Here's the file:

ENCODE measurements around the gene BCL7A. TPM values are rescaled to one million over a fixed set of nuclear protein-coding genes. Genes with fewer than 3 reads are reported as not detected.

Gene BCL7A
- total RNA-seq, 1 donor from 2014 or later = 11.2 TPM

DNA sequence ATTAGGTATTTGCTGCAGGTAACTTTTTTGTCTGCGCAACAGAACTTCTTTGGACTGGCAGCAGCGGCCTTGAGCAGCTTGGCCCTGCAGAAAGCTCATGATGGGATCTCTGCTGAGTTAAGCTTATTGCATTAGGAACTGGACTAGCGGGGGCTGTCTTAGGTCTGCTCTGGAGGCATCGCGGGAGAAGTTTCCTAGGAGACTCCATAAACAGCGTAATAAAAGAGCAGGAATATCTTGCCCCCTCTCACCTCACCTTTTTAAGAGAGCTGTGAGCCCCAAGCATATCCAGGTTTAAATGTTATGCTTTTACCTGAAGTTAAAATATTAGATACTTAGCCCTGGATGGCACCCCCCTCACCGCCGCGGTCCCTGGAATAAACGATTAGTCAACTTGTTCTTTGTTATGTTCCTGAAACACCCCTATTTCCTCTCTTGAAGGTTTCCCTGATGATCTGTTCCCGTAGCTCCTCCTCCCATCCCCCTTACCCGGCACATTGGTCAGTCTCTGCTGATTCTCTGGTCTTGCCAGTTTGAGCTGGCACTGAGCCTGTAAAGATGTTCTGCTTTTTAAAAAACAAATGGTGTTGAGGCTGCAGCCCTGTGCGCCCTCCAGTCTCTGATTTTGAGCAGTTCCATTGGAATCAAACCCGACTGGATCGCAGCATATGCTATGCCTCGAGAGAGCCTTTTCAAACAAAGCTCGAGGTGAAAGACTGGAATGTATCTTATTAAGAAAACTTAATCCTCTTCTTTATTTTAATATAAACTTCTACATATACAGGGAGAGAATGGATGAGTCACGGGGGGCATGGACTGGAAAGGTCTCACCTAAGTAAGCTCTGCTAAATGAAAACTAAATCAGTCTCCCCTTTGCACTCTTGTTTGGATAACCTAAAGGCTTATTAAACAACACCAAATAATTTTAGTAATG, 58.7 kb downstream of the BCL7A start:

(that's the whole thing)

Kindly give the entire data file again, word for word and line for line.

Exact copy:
ENCODE measurements around the gene BCL7A. TPM values are rescaled to one million over a fixed set of nuclear protein-coding genes. Genes with fewer than 3 reads are reported as not detected.

Gene BCL7A
- total RNA-seq, 1 donor from 2014 or later = 11.2 TPM

DNA sequence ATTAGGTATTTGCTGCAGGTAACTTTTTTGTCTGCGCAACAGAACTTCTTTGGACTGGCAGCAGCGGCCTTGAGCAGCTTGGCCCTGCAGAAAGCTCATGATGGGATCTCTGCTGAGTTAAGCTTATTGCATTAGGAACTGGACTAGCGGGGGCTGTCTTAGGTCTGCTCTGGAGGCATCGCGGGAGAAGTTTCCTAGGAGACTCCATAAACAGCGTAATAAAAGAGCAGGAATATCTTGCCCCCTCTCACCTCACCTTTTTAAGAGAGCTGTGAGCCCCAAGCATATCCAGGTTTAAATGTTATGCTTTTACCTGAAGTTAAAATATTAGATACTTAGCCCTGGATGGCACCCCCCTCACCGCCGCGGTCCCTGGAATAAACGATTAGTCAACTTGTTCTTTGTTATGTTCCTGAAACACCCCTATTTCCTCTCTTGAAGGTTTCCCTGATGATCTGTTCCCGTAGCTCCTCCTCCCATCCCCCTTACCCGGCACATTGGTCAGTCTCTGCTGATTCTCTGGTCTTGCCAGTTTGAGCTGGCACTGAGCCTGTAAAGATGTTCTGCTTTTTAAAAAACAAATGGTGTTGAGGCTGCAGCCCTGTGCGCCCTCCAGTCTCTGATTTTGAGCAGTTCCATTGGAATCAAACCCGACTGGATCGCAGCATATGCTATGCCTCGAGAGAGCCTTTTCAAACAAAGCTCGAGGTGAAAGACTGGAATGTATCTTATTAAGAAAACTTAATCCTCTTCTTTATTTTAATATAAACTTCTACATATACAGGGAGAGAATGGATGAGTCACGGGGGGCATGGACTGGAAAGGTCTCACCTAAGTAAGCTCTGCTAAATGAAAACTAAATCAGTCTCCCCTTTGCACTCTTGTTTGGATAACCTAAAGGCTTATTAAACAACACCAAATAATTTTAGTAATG, 58.7 kb downstream of the BCL7A start: